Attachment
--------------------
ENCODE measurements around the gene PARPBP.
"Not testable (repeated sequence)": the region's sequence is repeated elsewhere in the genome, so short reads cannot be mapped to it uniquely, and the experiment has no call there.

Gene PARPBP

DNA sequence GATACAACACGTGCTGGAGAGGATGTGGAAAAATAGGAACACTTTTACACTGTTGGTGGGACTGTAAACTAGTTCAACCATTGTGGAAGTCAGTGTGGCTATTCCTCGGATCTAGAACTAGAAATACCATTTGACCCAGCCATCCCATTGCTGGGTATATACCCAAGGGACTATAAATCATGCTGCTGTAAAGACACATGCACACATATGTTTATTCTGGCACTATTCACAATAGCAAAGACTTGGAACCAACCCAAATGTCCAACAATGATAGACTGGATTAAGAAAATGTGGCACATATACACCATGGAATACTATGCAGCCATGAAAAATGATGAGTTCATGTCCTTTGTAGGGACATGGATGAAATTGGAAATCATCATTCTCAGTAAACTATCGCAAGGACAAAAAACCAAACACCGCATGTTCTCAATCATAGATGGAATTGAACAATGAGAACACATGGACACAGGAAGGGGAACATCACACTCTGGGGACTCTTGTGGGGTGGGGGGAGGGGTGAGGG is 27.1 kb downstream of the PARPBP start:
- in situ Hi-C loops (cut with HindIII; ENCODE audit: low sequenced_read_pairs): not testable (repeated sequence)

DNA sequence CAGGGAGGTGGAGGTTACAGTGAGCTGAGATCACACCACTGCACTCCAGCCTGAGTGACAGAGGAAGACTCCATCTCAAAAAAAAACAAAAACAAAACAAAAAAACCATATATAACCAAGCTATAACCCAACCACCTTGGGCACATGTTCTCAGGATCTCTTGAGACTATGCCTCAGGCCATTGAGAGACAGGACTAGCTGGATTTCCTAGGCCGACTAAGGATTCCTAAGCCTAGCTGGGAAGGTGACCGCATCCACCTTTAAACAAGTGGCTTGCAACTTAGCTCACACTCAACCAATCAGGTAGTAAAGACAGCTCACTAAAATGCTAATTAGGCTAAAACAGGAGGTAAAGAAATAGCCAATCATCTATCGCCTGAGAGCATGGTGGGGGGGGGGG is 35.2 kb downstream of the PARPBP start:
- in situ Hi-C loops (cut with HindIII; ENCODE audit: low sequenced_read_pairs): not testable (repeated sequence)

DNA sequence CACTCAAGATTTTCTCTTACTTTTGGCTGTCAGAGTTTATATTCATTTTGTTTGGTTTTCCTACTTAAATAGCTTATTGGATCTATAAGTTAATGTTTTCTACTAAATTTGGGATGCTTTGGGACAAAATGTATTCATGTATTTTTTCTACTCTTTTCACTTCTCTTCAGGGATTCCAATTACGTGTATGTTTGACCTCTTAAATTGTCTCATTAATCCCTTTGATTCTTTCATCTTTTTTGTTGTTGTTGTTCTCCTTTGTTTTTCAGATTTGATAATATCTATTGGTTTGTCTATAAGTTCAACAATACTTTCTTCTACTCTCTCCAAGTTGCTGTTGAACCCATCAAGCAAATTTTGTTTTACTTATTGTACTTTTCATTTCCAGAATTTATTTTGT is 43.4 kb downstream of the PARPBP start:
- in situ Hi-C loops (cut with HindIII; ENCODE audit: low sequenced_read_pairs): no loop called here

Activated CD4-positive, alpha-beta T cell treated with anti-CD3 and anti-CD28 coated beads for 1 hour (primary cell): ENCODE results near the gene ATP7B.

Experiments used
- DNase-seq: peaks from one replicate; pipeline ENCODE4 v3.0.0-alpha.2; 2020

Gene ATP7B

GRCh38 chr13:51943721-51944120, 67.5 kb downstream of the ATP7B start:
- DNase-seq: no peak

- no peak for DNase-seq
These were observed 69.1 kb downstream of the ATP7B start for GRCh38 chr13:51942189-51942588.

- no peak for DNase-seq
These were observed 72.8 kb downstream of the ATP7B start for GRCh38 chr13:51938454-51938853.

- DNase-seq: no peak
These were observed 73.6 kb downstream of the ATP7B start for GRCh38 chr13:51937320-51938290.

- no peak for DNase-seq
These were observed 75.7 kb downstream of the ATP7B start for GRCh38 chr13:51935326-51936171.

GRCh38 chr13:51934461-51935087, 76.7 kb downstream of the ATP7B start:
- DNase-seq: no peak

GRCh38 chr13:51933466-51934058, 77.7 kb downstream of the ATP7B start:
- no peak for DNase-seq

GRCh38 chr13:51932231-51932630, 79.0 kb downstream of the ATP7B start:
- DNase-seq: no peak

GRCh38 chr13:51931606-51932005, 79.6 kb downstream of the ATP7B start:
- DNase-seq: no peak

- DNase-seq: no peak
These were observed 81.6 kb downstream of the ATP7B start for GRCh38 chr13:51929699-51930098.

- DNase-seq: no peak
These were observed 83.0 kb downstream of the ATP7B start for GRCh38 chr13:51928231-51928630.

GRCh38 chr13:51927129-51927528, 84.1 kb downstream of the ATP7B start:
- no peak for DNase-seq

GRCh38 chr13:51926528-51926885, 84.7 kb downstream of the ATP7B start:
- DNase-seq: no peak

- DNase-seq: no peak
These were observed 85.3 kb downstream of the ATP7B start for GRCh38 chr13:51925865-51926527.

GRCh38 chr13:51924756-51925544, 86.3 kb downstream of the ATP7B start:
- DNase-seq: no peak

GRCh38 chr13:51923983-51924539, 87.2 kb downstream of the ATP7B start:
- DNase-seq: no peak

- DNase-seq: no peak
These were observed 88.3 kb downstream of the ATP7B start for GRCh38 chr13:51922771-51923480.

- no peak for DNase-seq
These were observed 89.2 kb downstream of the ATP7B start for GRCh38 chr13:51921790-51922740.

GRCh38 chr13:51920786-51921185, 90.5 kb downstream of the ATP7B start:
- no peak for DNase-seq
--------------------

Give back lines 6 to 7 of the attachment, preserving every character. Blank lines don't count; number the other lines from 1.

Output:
DNA sequence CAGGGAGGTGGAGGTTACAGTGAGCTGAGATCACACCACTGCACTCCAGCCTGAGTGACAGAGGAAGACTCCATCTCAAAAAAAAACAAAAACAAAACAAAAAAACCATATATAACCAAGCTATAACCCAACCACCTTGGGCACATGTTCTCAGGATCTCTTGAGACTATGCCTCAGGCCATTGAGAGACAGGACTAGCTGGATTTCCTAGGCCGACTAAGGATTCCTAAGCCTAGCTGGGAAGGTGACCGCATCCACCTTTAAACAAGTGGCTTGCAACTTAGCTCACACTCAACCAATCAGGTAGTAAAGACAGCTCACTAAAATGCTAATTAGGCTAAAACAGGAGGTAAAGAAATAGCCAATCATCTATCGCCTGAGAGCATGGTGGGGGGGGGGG is 35.2 kb downstream of the PARPBP start:
- in situ Hi-C loops (cut with HindIII; ENCODE audit: low sequenced_read_pairs): not testable (repeated sequence)